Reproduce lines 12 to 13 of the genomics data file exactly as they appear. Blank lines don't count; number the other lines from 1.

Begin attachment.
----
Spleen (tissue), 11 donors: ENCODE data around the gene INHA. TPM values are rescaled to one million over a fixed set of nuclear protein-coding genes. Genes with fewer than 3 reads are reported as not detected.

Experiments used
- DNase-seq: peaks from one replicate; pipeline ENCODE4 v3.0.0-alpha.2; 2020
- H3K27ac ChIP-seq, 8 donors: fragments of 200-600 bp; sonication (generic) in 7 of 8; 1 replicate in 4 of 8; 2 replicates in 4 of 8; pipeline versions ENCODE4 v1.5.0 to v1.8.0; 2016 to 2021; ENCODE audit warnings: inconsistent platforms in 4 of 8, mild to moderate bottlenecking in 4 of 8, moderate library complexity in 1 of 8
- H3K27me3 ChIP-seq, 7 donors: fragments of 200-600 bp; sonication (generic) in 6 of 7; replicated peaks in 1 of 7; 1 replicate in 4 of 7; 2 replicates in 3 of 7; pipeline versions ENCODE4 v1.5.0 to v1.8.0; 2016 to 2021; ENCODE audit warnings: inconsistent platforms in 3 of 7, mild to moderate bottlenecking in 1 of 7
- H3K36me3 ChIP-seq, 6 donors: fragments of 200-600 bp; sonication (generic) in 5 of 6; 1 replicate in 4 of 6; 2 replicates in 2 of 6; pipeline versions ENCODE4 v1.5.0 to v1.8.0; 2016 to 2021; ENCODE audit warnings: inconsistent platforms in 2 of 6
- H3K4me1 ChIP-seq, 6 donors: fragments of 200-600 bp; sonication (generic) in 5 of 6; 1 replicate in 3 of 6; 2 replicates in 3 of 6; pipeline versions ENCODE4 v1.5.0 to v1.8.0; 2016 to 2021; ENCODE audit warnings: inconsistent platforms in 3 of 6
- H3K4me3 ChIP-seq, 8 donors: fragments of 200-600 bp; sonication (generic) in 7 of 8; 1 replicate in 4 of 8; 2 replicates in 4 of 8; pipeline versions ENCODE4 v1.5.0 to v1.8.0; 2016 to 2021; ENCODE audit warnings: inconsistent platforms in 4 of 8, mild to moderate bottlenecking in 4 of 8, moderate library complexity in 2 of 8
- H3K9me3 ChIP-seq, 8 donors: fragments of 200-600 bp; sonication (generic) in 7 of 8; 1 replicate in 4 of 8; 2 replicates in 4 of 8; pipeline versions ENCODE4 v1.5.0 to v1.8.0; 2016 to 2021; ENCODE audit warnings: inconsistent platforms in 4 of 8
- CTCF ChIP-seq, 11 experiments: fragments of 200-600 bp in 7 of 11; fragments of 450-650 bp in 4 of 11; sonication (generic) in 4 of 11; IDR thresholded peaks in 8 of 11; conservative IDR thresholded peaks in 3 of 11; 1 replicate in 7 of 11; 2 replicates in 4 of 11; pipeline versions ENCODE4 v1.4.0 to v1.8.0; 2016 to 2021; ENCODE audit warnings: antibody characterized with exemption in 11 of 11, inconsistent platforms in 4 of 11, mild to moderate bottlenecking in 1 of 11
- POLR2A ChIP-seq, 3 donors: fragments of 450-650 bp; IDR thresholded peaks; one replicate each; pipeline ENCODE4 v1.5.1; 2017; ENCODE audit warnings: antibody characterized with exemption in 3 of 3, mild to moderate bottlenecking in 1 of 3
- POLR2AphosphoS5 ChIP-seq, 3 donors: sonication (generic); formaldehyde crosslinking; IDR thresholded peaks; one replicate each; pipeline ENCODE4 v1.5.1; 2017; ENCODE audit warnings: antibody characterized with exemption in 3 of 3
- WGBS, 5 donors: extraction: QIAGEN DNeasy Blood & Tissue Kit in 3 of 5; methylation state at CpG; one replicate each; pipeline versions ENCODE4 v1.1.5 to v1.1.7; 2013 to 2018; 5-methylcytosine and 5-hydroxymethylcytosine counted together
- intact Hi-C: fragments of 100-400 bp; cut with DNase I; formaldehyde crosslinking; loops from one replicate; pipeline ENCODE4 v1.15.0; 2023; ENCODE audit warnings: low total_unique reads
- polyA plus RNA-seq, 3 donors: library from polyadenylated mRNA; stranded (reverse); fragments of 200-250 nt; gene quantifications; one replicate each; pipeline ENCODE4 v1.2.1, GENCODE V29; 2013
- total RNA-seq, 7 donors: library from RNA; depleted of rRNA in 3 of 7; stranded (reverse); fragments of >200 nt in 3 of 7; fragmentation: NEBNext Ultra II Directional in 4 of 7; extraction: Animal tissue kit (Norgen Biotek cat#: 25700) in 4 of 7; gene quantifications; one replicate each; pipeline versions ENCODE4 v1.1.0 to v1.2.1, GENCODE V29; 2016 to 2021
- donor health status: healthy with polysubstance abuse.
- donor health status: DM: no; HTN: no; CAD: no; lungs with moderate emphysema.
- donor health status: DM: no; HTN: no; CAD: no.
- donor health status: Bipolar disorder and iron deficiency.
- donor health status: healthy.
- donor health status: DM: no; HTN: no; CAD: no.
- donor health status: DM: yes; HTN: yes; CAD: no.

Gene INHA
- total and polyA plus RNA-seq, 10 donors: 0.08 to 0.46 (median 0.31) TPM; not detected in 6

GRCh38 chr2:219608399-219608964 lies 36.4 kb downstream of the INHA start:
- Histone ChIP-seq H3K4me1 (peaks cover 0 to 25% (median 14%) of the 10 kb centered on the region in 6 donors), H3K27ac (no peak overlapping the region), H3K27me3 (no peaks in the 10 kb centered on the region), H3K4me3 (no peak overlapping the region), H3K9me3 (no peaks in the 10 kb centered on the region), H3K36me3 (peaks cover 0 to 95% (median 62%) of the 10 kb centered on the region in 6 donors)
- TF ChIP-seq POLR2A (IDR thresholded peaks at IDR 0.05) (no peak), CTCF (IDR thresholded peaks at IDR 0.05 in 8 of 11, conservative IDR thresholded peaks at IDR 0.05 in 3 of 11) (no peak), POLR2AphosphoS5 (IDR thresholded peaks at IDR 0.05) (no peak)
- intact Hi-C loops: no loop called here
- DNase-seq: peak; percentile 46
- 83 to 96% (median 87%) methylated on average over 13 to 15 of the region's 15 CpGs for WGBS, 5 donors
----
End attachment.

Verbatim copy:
- POLR2AphosphoS5 ChIP-seq, 3 donors: sonication (generic); formaldehyde crosslinking; IDR thresholded peaks; one replicate each; pipeline ENCODE4 v1.5.1; 2017; ENCODE audit warnings: antibody characterized with exemption in 3 of 3
- WGBS, 5 donors: extraction: QIAGEN DNeasy Blood & Tissue Kit in 3 of 5; methylation state at CpG; one replicate each; pipeline versions ENCODE4 v1.1.5 to v1.1.7; 2013 to 2018; 5-methylcytosine and 5-hydroxymethylcytosine counted together